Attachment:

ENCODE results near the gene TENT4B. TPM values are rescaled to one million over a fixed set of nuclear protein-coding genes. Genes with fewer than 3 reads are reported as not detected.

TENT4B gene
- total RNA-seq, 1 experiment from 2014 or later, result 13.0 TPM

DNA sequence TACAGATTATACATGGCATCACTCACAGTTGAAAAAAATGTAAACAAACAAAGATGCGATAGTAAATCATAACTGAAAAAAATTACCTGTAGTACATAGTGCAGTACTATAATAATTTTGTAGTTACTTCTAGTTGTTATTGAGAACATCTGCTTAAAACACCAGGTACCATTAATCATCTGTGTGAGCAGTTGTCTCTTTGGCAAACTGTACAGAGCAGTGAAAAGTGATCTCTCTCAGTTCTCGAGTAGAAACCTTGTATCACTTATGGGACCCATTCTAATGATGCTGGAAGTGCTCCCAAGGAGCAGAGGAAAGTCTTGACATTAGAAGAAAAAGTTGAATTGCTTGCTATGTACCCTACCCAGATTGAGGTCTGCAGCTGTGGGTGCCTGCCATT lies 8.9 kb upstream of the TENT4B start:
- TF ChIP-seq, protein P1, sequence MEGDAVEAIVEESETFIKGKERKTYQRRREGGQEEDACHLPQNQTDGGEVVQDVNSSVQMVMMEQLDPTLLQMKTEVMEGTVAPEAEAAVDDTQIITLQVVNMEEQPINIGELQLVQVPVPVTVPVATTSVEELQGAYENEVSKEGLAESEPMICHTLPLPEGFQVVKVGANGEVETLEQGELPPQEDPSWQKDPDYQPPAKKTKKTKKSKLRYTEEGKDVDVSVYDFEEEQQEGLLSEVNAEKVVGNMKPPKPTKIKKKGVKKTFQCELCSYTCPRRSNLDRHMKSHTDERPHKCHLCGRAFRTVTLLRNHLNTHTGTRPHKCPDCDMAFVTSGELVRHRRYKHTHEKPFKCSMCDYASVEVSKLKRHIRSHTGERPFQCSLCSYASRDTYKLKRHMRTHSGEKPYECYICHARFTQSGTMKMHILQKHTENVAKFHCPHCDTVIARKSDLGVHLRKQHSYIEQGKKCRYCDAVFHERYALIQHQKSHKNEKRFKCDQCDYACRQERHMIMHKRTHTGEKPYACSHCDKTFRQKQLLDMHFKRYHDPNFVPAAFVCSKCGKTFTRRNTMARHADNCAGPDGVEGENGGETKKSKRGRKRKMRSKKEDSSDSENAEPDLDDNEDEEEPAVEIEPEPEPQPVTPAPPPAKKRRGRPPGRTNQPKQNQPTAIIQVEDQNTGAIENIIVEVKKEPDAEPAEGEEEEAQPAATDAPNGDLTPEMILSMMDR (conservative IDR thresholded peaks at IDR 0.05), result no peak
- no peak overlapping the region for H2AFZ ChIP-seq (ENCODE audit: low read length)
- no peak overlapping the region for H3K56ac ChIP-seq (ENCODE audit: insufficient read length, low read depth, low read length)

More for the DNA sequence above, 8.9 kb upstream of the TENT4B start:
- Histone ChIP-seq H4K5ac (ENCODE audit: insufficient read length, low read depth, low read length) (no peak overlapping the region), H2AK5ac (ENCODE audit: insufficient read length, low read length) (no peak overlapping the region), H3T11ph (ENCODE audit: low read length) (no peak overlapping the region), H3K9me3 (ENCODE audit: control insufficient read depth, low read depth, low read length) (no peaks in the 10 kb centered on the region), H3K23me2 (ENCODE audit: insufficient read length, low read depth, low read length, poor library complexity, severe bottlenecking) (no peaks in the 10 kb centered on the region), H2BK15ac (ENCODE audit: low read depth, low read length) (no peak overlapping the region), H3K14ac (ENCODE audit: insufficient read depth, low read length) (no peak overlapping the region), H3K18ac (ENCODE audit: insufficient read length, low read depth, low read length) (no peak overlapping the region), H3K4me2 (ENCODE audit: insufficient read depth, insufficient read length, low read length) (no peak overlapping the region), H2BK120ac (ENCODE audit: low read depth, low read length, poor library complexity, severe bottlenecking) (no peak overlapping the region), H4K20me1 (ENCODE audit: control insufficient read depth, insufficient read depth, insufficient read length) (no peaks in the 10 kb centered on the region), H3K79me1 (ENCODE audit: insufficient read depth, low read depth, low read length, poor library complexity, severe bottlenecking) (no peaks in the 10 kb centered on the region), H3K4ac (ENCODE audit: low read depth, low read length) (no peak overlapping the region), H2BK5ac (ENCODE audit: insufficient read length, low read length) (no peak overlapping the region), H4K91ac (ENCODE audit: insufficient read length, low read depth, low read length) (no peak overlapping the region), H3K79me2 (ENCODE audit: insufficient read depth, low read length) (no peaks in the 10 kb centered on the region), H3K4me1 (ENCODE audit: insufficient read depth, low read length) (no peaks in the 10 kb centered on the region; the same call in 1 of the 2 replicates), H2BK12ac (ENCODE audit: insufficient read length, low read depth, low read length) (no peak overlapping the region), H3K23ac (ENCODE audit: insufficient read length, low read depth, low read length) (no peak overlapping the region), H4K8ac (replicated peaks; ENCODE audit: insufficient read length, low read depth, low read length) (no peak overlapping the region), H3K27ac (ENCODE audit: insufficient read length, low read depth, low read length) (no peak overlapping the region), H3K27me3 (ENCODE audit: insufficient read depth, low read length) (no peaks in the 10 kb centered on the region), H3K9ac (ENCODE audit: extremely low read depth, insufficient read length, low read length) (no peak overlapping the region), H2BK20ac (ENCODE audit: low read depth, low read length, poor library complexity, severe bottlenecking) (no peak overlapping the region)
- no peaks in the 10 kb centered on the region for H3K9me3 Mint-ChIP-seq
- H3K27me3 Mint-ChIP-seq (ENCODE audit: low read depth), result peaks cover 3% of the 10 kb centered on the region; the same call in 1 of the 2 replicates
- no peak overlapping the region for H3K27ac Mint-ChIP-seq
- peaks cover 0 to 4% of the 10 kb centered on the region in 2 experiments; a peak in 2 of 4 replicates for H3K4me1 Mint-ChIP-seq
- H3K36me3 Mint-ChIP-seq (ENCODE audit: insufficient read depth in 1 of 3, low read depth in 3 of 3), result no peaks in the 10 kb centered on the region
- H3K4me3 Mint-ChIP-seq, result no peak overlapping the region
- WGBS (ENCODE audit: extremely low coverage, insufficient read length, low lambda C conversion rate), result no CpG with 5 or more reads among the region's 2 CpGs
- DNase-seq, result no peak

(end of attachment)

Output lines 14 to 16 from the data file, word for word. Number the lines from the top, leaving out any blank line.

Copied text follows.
- H3K36me3 Mint-ChIP-seq (ENCODE audit: insufficient read depth in 1 of 3, low read depth in 3 of 3), result no peaks in the 10 kb centered on the region
- H3K4me3 Mint-ChIP-seq, result no peak overlapping the region
- WGBS (ENCODE audit: extremely low coverage, insufficient read length, low lambda C conversion rate), result no CpG with 5 or more reads among the region's 2 CpGs